Scientists have learned how vaccination against Covid-19 affects the ability to conceive a child

(ORDO NEWS) — Scientists have concluded that coronavirus infection in men may be associated with a short-term decrease in fertility, while vaccination against Covid-19 does not affect it in any of the partners.

One of the main myths of the current pandemic is that vaccination against coronavirus leads to problems with conceiving a child and even infertility. Such prejudices are a problem in the way of immunization of the population and the successful fight against the virus, because doubts about the safety of drugs for the prevention of Covid-19 lead to refusals to vaccinate.

According to scientists, in the US, rumors that vaccination could impair female fertility arose on the basis of messages on social networks.

Their authors argued that the similarity between the surface protein of SARS-CoV-2 and syncytin-1 , a glycoprotein necessary for the formation of the placenta, can lead to the formation of antibodies that provoke placental dysfunction. Since then, researchers have published several papers confirming the absence of antibodies to syncytin-1 after vaccination against Covid-19 with mRNA preparations.

Also, some studies have studied the effect of vaccines on male sexual function: in the end, they did not reveal a significant difference in sperm concentrations or indicators of their motility before and after vaccination.

However, naturally occurring coronavirus infection has been associated with poor ejaculate quality, including abnormal morphology, reduced sperm concentration and motility. This was considered the consequences of fever and inflammation.

However, data on how vaccination and Covid-19 itself can affect fertility is limited, so scientists continue to study this issue. And employees of the Boston University School of Public Health (USA), who published their work in the American Journal of Epidemiology , did not bypass this topic.

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The sample included participants in the Pregnancy Study Online, a cohort study of couples from the United States and Canada. Scientists followed 2126 women aged 21-45 who wanted to get pregnant from December 2020 to November 2021. Every eight weeks, they filled out questionnaires about themselves, lifestyle, menstruation, fertility treatment, other medical factors — including history of Covid-19, vaccinations, dosing dates — and similar information about partners (over 21). Additional surveys were conducted during pregnancy and after childbirth.

The researchers first compared participants who received at least one dose of the vaccine by the first day of each menstrual cycle with those who received no vaccine at all, and then those who completed the full vaccination cycle (two doses). Pfizer/BioNTech, or Moderna, or one dose of Johnson & Johnson) and have not been vaccinated.

They also compared volunteers who had ever tested positive for Covid-19 by the first day of their menstrual cycle with those who were not sick. Couples were followed up until they got pregnant (regardless of the outcome) or started fertility treatment, stopped trying to conceive, and so on, whichever came first.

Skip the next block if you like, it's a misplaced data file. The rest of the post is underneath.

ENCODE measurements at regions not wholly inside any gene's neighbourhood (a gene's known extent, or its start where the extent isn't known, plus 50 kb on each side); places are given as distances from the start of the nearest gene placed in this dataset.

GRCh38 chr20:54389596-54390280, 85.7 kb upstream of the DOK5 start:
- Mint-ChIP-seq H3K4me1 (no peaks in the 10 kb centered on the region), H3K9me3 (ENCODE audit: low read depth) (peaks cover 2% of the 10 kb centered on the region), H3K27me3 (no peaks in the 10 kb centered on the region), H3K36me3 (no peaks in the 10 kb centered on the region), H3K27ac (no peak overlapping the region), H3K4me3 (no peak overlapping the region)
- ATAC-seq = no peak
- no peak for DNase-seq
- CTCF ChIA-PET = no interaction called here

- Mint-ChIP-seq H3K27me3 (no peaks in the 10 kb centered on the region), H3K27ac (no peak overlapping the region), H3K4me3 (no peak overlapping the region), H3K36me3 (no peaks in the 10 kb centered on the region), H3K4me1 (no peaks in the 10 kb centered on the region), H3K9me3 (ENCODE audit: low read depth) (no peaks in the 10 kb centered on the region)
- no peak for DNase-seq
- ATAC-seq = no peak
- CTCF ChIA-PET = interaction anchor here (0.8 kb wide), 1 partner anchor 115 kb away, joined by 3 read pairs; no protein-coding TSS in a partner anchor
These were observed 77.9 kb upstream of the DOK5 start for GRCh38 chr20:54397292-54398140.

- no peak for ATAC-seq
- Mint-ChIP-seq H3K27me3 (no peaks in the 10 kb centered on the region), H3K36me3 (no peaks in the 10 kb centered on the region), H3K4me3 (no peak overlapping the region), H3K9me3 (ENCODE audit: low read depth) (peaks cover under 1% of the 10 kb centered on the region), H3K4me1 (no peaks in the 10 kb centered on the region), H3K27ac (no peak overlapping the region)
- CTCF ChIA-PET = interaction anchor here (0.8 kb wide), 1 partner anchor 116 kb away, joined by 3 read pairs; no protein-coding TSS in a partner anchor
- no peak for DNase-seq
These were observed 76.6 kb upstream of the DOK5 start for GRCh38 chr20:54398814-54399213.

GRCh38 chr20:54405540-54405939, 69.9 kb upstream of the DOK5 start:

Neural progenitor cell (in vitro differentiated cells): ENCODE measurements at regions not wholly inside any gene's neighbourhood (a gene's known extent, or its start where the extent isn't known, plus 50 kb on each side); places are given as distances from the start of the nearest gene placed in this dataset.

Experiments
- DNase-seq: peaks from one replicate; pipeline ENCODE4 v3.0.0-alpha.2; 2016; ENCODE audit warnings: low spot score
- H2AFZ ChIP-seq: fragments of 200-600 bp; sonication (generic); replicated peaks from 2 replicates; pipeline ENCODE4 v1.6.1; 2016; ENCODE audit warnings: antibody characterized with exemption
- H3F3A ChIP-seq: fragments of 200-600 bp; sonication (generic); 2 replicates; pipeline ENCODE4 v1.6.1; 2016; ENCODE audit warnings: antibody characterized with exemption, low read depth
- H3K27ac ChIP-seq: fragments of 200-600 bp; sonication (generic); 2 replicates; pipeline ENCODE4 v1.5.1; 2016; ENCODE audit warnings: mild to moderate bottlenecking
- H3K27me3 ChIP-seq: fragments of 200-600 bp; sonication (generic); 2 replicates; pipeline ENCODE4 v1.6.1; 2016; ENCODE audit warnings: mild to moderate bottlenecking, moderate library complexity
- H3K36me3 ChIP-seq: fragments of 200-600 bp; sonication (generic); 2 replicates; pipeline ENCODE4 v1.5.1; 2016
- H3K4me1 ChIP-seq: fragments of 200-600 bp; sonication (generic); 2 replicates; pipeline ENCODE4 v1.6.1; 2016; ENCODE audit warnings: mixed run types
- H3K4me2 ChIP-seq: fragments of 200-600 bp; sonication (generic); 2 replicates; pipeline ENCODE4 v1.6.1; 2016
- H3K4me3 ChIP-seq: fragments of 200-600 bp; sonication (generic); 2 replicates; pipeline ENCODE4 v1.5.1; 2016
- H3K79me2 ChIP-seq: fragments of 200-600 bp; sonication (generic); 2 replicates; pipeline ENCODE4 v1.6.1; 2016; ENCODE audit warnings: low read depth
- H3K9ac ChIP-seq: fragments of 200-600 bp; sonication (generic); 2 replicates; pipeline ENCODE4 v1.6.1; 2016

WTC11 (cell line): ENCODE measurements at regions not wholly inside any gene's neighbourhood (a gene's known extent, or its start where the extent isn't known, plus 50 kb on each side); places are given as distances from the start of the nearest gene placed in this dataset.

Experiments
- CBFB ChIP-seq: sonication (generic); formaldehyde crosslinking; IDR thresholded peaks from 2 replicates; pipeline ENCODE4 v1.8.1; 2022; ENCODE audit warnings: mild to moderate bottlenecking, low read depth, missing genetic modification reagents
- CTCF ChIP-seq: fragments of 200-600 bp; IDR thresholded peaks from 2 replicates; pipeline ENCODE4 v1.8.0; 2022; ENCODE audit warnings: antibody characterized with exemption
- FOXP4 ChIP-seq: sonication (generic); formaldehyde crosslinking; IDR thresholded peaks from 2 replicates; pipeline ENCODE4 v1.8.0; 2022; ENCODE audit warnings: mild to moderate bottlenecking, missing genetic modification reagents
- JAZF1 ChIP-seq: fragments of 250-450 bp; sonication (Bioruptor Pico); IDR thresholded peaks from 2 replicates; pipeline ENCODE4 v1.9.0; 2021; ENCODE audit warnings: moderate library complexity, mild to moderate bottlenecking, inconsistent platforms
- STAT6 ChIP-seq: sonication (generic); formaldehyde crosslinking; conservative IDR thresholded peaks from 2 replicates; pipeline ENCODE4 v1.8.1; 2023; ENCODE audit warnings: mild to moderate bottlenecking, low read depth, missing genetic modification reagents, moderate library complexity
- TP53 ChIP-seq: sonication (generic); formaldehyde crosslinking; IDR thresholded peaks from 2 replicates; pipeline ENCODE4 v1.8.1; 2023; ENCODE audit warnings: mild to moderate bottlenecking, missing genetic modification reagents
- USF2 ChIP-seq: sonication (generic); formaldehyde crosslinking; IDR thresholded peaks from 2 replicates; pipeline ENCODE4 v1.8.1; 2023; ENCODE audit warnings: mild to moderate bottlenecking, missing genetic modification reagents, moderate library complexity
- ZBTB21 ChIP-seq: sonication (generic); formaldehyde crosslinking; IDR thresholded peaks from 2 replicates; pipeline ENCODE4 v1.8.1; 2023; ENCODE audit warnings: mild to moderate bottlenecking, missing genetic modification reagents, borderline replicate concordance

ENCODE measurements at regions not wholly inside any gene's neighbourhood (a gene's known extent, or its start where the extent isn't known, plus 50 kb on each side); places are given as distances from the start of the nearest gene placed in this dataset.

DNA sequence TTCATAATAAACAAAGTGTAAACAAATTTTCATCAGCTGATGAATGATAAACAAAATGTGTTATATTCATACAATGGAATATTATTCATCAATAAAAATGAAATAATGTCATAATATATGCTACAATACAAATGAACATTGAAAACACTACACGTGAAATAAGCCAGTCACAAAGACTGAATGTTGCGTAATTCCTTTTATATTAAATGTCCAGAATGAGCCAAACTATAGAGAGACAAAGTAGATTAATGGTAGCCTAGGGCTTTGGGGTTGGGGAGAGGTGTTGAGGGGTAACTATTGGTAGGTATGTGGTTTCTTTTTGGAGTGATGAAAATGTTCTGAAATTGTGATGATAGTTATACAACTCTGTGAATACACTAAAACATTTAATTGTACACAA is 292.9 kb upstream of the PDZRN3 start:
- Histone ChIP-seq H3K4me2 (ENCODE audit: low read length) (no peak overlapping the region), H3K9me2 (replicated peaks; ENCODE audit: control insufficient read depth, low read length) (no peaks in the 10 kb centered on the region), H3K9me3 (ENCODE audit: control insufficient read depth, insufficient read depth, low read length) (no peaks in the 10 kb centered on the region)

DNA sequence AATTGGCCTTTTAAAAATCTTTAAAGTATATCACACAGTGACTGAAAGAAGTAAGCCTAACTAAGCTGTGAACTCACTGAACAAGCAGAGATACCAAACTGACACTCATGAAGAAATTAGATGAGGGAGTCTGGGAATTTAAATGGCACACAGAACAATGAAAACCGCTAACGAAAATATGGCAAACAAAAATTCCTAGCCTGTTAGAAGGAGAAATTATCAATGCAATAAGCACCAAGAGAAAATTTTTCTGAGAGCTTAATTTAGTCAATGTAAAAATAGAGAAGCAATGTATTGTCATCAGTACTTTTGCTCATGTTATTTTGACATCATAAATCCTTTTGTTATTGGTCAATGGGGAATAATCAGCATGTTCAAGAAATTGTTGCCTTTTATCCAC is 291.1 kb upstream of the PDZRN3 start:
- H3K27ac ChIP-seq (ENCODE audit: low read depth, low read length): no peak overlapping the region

To assess the relationship between the time elapsed since vaccination or infection and the onset of pregnancy, many more factors were taken into account: age, level of education, income, bad habits, health insurance, number of hours worked per week, body mass index, frequency of sexual intercourse, contraceptive methods, sleep duration, stress, history of infertility, region of residence and much more.

Most of the women who participated in the study had a high level of education, good income and health insurance, 25% worked in the health sector. About 37% already had children, and 9% reported a history of infertility. With regard to vaccination, its prevalence was generally the same among women and men: 73% and 74%, respectively, received an injection of at least one component by the first day of the menstrual cycle.

Those who were vaccinated were more likely to graduate from college, earn good salaries, live in the United States, and work in healthcare. They were less likely to have given birth earlier and were less likely to have infertility and irregular menstrual cycles.

As a result, scientists came to the main conclusion: vaccination against coronavirus infection was not associated with a decrease in fertility in any of the partners.

So, in participants who were vaccinated with at least one component before the start date of the cycle, the probability of conception during it turned out to be 1.08 times higher than in unvaccinated ones.

The adjusted rate for women who completed the course of vaccination (recall: this is two doses of Pfizer / BioNTech, or Moderna, or one dose of Johnson & Johnson) was estimated at 1.07. For male partners, it was 0.95 for one component and 1.00% for the full course.

The chance of conceiving a child for couples in which at least one person was vaccinated with the first component was 0.97, compared with couples where no one was vaccinated. After adjusting for any risk factors, the results did not change, including no correlation with vaccine brands, country of residence, and occupation.

The transferred Covid-19 also did not affect the fertility of women (the probability of fertilization is 1.07), which cannot be said about men. In them, SARS-CoV-2 infection was associated with impaired fertility: the rate was 0.82 within 60 days of infection, but rose to 1.16 after these 60 days.

“Coronavirus infection in men can lead to a short-term decrease in fertility, while vaccination against Covid-19 does not affect it in any of the partners,” the researchers concluded.


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